"Psychological egoism" is the name given to a theory widely held by ordinary men, and at one time almost universally accepted by political economists, philosophers and psychologists, according to which all human actions when properly understood can be seen to be motivated by selfish desires. More precisely, psychological egoism is the doctrine that the only thing anyone is capable of desiring or pursuing ultimately (as an end in itself) is his own self-interest. No psychological egoist denies that men sometimes do desire things other than their own welfare -- the happiness of other people, for example; but all psychological egoists insist that men are capable of desiring the happiness of others only when they take it to be a means to their own happiness. In short, purely altruistic and benevolent actions and desires do not exist; but people sometimes appear to be acting unselfishly and disinterestedly when they take the interests of others to be means to the promotion of their own self-interest.
--Joel Feinberg, "Reason and Responsibility", 1958
I'm going to go out on a limb, so to speak, with today's blog post.
The above quote is from the introductory philosophy textbook I used in college. The author of this piece goes on to list several arguments for and against the principle of psychological egoism (which is closely associated with Ayn Rand's ethical doctrine), without ever declaring which side of the argument he falls on. But he also never describes what I consider to be the most powerful argument against the doctrine of psychological egoism (and of Ayn Rand's doctrine of rational self-interest). which is that it fails to take into account the fluid, indeterminate nature of self.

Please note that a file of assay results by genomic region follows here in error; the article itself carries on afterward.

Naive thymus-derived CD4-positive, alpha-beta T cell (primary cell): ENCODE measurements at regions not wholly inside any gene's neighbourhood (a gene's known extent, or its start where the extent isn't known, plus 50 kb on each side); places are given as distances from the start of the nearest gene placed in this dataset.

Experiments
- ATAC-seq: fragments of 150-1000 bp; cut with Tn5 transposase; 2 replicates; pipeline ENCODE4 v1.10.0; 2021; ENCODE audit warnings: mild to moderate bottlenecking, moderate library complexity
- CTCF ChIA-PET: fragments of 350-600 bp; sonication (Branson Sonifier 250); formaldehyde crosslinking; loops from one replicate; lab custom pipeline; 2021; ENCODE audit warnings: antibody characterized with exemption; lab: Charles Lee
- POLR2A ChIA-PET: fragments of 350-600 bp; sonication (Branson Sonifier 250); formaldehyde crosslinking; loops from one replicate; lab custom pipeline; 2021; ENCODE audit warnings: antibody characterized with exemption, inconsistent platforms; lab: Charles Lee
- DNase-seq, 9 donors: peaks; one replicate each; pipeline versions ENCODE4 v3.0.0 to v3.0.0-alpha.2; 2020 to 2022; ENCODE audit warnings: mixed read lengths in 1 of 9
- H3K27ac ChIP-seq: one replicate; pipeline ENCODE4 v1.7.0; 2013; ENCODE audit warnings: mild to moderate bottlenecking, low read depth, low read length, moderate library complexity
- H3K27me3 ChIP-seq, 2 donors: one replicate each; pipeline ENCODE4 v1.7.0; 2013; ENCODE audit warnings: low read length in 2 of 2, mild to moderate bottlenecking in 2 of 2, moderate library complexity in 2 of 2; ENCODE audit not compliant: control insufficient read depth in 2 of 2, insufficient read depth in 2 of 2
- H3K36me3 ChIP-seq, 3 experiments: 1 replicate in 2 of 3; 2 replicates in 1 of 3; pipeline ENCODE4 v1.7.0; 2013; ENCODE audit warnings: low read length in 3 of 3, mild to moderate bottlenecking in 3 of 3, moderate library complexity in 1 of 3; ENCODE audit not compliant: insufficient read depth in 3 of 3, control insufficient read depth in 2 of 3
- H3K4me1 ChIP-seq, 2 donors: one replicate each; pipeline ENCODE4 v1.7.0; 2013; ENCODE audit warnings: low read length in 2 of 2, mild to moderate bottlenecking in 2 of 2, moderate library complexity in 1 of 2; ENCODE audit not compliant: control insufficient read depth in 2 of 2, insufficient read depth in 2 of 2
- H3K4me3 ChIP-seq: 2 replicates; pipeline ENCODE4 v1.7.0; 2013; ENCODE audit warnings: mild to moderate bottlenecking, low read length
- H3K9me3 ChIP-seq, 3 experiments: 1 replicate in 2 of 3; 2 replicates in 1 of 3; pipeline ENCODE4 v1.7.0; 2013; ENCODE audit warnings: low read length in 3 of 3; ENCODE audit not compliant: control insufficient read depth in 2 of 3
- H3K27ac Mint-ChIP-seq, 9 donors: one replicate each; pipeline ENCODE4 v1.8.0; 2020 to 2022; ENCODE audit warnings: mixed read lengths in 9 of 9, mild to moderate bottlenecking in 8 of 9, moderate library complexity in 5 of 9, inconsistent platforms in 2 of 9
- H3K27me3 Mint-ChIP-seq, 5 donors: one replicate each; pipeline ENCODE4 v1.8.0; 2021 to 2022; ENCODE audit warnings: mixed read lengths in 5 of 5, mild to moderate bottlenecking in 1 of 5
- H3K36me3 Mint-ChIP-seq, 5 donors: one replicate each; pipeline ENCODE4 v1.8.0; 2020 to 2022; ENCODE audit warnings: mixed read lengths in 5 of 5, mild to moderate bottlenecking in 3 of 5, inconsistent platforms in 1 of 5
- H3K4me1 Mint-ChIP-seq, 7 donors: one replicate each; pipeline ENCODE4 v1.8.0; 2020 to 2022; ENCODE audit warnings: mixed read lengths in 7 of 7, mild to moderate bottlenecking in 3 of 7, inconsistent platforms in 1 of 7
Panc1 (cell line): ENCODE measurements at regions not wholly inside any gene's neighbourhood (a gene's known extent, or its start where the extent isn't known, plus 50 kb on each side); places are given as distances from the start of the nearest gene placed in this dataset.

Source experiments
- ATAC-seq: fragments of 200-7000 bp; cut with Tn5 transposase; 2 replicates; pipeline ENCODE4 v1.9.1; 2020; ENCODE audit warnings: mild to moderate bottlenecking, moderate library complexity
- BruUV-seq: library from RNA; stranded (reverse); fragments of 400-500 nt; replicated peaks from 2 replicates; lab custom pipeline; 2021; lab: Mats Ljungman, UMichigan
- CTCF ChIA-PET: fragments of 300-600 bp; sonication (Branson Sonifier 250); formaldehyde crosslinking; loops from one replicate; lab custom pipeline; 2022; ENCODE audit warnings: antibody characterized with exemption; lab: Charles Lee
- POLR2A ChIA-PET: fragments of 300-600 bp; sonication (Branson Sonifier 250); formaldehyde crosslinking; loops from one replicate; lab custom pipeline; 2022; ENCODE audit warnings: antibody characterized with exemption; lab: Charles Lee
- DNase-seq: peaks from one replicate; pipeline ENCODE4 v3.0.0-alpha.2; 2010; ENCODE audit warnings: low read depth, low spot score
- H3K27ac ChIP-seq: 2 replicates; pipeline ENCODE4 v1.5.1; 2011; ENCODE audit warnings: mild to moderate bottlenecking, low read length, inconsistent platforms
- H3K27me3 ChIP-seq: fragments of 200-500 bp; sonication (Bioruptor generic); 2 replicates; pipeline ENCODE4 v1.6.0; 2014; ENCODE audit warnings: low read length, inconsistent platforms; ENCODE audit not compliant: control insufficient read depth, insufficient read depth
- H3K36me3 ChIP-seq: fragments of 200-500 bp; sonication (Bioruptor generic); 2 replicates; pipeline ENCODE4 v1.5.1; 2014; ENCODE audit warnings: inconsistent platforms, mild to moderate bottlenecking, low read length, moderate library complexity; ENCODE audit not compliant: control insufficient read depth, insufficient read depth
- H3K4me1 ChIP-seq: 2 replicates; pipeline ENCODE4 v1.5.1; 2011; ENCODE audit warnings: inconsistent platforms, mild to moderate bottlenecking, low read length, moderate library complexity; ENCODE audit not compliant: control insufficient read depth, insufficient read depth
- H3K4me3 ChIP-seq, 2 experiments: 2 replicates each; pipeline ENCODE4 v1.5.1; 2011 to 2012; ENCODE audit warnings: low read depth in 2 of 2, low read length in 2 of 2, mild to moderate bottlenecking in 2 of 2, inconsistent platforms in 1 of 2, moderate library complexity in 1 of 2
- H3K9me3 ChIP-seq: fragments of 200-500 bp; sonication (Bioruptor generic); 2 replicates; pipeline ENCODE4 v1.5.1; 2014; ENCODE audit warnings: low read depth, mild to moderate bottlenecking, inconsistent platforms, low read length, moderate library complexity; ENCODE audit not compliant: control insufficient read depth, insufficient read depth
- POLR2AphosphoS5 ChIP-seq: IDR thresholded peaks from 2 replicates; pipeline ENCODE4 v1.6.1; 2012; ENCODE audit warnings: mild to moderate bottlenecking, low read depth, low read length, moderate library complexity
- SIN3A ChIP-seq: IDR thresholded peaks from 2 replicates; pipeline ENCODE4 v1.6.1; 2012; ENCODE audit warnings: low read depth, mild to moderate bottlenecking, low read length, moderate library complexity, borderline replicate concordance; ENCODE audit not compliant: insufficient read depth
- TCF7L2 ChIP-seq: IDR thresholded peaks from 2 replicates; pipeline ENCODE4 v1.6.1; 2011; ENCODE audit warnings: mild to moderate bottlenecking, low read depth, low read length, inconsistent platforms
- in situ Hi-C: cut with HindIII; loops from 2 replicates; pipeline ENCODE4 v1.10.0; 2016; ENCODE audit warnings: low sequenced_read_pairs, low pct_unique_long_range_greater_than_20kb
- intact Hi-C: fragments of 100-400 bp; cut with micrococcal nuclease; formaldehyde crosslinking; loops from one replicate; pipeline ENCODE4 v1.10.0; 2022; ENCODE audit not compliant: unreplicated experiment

So I'm going to lay out this argument here today. I hardly consider myself a groundbreaking philosophical genius -- I try to rely on the work of other philosophers as much as possible -- but I don't know of any other thinker who has come up with precisely the idea I'm going to present right now, so I'll have to take all the credit (and the criticism) myself. The argument that follows is entirely my own formulation, and I'll even admit that I think it's an important point. Here goes:
Imagine you are a parent taking your child to a doctor to get a flu shot. While you're there, you plan to get a flu shot yourself. Now, we all know a flu shot is not very painful, just a quick prick. Still, some people dread getting a shot, or feel queasy at the idea of their skin being punctured. You, as the parent in this example, may feel slightly anxious about your shot, and you probably feel anxious about your child's shot too.
According to our conventional wisdom, your experience of getting a shot and your experience of watching your child get a shot are two completely different things. One is a private, primary experience of direct sensation, while the other is a vicarious, secondary experience of observation.
The doctrine of psychological egoism and the Ayn Rand principle of rational self-interest depend on the fact that these two experiences are entirely different things. A person who follows these ways of thinking will admit that you feel pain when watching your child get a shot, but will insist that experience is wholly unlike the direct experience of getting a shot yourself. The self, according to these Randians, is an infinitely thick, impenetrable barrier. Everything in the world is either internal or external to you.